Steve

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For a long time I have found questions are far better than "answers" in my own stumbling path of unknowing (and of not wanting to know about some doctrines.....)

 

The Pure Land teaching, that "salvation" is found in Grace alone, in the very nature and "will" of Reality-as-is, and not in our own allegiance to doctrines, has been my own guide for many years now. Another observation is that often we seem to be "saved" in spite of our beliefs rather than because of them.

 

We have already arrived in God, yet how far I have to go to find You in Whom I have already arrived. (Thomas Merton)

 

The distance we have to go may well involve doctrines, even hanging on tight, and some may well be better than others, but in the end all is pure gift, which is a realisation, not an attainment of something that beforehand was not ours at all. Such is how I see it.

 

Just another little verse from Saichi............"Not knowing why, not knowing why.........This is my support........Not knowing why.......This is the Namu-amida-butsu"

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In my own journey I found science, philosophy, and doctrine were keys to quieting the questions in my mind so I could get a glimpse of the experience that is beyond and encompassing them in silence.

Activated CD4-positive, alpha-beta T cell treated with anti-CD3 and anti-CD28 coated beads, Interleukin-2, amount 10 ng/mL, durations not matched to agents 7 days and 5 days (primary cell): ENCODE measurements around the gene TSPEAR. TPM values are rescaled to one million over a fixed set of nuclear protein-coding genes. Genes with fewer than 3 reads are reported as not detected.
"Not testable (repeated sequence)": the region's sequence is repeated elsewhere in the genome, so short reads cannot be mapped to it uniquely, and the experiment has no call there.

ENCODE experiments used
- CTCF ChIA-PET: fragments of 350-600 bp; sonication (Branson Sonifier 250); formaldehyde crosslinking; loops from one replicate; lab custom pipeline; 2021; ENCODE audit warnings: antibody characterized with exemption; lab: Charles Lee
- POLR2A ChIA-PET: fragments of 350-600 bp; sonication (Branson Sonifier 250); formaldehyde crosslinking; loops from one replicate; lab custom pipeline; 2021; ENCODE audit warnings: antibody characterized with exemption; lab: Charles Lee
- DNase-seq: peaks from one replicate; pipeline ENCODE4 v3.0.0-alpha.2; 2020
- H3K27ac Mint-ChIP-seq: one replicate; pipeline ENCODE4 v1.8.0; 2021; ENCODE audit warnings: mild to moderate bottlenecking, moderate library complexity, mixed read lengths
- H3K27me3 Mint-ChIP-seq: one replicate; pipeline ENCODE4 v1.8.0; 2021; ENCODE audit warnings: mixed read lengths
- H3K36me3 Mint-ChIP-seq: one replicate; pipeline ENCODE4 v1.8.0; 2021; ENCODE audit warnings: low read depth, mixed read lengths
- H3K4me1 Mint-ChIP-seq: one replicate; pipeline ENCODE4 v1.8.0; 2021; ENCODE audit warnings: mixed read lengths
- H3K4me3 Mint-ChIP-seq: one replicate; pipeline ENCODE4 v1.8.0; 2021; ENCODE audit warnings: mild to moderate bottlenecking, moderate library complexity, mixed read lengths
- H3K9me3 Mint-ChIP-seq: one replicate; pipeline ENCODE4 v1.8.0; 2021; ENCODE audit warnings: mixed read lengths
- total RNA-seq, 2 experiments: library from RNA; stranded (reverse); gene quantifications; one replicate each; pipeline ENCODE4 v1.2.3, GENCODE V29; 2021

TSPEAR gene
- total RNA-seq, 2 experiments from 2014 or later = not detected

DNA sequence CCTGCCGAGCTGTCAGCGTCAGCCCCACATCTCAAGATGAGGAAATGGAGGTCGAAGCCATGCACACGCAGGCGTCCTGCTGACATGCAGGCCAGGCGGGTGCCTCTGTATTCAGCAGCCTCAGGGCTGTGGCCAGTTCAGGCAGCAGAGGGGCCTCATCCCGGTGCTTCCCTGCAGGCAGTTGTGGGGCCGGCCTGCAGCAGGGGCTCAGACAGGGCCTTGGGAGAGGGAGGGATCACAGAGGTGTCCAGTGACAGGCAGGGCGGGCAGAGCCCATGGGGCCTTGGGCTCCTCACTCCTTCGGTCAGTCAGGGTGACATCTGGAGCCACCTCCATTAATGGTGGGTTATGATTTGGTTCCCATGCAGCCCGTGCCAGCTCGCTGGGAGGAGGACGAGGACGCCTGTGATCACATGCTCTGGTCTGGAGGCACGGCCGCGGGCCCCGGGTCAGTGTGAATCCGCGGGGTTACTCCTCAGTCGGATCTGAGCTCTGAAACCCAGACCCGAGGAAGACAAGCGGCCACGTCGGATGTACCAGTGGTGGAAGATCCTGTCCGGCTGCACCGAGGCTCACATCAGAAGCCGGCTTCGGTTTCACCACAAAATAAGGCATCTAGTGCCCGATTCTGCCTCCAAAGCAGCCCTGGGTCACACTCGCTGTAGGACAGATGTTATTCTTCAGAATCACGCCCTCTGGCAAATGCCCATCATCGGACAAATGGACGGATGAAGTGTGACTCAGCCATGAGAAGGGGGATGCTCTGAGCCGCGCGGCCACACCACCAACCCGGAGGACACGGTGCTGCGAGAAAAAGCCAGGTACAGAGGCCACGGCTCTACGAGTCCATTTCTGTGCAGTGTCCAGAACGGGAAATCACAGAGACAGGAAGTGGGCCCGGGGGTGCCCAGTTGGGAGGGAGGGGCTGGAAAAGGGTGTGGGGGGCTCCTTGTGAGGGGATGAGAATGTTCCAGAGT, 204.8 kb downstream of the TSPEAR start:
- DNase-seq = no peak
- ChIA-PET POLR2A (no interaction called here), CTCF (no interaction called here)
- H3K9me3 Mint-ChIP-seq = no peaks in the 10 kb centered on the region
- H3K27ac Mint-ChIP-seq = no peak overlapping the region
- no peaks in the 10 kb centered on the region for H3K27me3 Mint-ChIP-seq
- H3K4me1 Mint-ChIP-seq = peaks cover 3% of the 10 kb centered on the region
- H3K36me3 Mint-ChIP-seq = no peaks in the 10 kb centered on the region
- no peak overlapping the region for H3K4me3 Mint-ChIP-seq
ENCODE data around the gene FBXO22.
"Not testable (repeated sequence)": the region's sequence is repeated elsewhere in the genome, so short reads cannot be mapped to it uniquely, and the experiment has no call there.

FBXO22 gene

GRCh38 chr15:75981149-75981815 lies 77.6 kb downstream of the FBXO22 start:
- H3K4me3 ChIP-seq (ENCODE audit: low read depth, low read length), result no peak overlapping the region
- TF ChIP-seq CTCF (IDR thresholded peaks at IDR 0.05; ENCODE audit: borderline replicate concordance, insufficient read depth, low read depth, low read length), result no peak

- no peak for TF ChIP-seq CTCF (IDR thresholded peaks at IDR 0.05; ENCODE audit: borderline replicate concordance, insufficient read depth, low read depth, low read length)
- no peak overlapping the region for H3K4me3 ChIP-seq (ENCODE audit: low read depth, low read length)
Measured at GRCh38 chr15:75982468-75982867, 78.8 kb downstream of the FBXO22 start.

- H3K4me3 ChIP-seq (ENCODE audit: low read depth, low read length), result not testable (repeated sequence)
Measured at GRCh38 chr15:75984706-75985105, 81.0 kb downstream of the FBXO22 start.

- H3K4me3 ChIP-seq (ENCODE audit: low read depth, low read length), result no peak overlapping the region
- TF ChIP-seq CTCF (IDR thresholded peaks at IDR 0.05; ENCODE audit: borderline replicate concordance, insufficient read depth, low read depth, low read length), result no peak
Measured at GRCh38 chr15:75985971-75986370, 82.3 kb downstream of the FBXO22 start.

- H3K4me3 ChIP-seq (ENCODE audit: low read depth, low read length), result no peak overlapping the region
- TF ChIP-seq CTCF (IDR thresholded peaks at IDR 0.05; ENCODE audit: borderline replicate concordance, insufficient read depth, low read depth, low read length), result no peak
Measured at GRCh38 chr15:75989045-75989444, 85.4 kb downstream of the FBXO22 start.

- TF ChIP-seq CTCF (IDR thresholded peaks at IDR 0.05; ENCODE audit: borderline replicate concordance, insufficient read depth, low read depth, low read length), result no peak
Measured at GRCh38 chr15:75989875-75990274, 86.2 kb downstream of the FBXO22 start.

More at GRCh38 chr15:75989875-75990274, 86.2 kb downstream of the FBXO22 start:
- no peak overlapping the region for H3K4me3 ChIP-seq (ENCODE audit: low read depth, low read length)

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For a long time I have found questions are far better than "answers" in my own stumbling path of unknowing (and of not wanting to know about some doctrines.....)

 

Yes questions are fun ... for ourselves and in the Socretean tradition to test other people's thoughts.

 

But the good thing about answers is that they lead to other questions which may lead to new places or even undermine the very answers we thought we had.

 

ps is not a Doctrine (an answer) that can be questioned?

Edited by romansh
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Yes questions are fun ... for ourselves and in the Socretean tradition to test other people's thoughts.

 

But the good thing about answers is that they lead to other questions which may lead to new places or even undermine the very answers we thought we had.

 

ps is not a Doctrine (an answer) that can be questioned?

 

Hi, good morning

 

I think you are alluding to dialectic.........but none too sure as I am not really the philosophical or logical type. At the very first syllogism I tend to leg it for the Pure Land and curl up into a tight ball.

 

But as I see it the end of the dialectic is that the only thing we can know is that we know nothing. Which in fact is potentially everything, only we don't know it as such.

 

Thomas Merton said that God is pure freedom and that such freedom is the gift (of Himself) that He gives us. He does not give us "the Law", a set of morals/commandments to be followed. (well, according to the Bible He does to start with........which is very much on-topic)

 

As I see it, all this is the answer to various conundrums of "objective" and "subjective" morality and all the stuff about "without God there can be no absolute truths or whatever. The answer (hey, I'm getting the hang of this now) is that truth is both. Relative to each moment we find ourselves in, but absolute for that moment.

 

My favorite Buddhist writer is Stephen Batchelor, and he touches upon this in his book "Buddhism Without Beliefs".......